Chronic Pain

Head & Migraine

Headaches cause pain from a mix of signals between the brain, blood vessels, and nearby nerves. There are a variety of triggers including viral infections, stress, environmental conditions, genetic predisposition, and certain physical activities. There are over 150 different types of headaches that have unique causes and symptoms. It is recommended to work with a doctor to diagnose and tailor the right treatment for each patient’s condition.

Tension Headache

Stress or chronic daily headaches are the most common type amongst adults and teens, and cause mild to moderate pain that come and go over time.


Migraines are throbbing, pounding pain that can last from several hours to days, and can happen several times a month. Besides pain, other migraine symptoms include sensitivity to light, noise and certain smells. Many migraine sufferers also experience nausea, stomach pain, vomiting and/or loss of appetite. Children suffering from a migraine might look pale, have a fever, feel dizzy, and have blurry vision.

Cluster Headaches

Cluster headaches are the least common type of headache and include piercing, burning, throbbing, or constant pain behind the eyes that can last several weeks or months. Often patients have difficulty sitting still and might pace during an attack to better cope with the symptoms.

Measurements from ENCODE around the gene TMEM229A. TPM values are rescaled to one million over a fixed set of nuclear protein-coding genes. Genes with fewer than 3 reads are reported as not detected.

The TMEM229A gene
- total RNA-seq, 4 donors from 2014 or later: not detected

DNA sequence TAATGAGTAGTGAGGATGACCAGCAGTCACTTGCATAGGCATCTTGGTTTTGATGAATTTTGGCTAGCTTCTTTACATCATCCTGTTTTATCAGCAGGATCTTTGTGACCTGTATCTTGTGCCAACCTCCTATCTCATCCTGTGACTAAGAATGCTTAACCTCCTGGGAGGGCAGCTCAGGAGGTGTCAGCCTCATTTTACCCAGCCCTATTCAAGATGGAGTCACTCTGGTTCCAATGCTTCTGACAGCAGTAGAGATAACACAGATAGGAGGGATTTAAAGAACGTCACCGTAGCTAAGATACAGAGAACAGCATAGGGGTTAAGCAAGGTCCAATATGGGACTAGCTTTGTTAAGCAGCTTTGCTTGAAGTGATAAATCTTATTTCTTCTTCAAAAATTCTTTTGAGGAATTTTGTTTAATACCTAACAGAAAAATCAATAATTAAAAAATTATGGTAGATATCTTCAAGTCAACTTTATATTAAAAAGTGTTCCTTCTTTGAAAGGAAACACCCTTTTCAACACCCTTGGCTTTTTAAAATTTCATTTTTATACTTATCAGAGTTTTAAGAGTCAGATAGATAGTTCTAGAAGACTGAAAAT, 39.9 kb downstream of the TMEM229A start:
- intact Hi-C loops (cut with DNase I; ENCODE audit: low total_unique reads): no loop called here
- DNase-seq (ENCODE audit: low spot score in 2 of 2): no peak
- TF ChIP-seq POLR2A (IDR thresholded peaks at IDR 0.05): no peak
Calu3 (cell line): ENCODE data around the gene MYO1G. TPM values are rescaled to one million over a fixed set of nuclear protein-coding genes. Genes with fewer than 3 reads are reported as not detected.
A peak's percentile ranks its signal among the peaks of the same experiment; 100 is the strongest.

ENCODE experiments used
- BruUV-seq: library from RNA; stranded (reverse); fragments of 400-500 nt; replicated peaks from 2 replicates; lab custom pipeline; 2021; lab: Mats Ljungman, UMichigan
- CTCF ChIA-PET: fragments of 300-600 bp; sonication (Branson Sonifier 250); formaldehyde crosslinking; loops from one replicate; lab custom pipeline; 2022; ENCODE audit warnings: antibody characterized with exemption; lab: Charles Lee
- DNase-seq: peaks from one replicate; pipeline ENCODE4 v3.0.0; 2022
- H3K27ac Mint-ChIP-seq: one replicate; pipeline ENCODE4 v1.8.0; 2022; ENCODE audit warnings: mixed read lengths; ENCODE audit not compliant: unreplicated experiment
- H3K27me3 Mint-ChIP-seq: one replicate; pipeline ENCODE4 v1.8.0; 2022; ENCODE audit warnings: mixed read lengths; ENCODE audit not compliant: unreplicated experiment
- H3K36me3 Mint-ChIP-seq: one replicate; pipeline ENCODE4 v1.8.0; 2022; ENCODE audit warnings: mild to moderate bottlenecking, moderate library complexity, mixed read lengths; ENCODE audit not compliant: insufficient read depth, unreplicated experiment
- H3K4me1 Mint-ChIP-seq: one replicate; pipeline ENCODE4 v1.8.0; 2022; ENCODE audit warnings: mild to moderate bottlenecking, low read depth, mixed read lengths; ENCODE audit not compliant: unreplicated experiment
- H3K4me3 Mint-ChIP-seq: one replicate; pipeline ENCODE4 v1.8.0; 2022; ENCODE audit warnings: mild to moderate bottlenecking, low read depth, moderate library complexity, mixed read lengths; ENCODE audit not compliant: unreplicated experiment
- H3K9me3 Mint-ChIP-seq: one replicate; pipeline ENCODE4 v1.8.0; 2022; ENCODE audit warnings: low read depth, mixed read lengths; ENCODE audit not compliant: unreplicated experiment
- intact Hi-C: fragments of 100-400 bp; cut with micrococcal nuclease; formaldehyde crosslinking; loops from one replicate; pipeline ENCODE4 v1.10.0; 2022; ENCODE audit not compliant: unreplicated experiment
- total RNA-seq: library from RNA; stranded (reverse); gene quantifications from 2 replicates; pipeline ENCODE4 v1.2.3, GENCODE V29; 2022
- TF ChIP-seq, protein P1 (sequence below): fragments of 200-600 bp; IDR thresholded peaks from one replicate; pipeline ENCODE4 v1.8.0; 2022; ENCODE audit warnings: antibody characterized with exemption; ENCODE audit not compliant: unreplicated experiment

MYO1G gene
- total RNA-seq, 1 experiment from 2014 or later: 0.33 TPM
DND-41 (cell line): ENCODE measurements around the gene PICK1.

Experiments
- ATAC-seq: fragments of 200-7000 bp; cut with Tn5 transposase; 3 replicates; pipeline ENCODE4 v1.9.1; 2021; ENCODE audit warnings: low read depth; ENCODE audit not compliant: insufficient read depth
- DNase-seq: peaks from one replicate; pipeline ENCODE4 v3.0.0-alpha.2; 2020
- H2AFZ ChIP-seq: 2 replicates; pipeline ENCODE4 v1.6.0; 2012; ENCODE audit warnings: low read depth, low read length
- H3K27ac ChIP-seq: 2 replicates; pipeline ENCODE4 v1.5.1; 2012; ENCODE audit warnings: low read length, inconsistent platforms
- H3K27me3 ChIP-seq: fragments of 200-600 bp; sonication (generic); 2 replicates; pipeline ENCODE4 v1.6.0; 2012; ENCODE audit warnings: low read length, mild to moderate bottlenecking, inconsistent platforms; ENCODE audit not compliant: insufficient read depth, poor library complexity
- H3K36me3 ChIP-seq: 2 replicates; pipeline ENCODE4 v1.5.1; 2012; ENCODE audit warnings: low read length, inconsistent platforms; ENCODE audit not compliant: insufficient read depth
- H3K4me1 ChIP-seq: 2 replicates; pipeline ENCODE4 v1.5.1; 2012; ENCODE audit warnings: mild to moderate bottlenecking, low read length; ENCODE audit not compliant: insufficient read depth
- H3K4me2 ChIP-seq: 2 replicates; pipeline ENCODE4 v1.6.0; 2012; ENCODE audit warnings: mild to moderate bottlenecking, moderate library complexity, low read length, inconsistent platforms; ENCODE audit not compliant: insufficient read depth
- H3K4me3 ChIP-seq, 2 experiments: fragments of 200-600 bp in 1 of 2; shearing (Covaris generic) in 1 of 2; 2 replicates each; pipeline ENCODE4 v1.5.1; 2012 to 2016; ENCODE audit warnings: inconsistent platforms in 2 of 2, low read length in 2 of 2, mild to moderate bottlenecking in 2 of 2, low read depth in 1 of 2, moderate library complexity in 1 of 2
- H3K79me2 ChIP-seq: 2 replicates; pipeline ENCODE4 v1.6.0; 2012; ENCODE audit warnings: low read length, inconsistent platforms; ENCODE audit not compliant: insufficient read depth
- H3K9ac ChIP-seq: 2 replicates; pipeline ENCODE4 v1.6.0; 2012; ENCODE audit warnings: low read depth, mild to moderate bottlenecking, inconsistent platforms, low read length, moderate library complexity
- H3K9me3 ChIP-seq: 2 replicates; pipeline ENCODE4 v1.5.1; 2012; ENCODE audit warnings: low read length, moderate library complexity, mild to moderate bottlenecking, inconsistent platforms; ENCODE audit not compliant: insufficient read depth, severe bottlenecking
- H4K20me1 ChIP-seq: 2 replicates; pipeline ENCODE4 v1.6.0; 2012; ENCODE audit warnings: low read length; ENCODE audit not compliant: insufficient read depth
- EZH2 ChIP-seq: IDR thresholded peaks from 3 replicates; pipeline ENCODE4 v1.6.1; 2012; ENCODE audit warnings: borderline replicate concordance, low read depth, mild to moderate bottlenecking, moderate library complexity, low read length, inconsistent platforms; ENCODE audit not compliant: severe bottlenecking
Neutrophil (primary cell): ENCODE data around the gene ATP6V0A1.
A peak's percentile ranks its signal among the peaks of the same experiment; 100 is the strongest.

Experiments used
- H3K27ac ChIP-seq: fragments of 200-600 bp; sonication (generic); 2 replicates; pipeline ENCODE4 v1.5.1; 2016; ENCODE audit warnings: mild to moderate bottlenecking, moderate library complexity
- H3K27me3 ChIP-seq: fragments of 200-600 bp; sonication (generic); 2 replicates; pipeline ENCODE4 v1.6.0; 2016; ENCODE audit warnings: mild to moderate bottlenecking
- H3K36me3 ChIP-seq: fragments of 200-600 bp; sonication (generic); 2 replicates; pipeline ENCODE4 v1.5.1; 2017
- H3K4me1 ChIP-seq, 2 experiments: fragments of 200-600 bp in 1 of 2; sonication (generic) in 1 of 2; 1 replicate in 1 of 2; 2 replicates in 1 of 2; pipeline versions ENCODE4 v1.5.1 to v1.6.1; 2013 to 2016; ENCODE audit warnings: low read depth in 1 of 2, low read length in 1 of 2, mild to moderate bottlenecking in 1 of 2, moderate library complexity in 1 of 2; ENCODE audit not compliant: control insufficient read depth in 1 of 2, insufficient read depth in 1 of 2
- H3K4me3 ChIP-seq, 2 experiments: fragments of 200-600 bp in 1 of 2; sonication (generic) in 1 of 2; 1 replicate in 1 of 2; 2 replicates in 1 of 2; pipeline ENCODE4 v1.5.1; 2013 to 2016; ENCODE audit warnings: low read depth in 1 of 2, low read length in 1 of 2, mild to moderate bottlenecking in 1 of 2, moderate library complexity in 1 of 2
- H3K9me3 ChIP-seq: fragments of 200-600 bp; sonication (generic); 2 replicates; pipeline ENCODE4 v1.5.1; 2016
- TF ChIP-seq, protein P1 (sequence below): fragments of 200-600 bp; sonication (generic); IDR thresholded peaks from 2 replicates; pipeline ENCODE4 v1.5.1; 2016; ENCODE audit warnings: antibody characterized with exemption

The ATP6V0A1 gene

Sinus Headaches

Sinus headaches are a deep, constant pain in the forehead, bridge of the nose, and cheekbones. These types of headaches are caused by infected or inflamed sinuses.

Hormone Headaches

Women can get headaches from changing hormone levels due to birth control pills or natural biological functions such as periods, pregnancy or menopause.


Patients should seek medical attention if they experience regular headache symptoms that change in frequency and intensity over time. Patients should seek emergency medical attention if they have an abrupt, severe headache, with symptoms like fever, stiff neck, mental confusion, seizures, double vision, numbness or trouble speaking. Headaches that occur from an injury or grow worse from coughing, straining or sudden movement might also require emergency care.

Source: Mayo Clinic, WebMD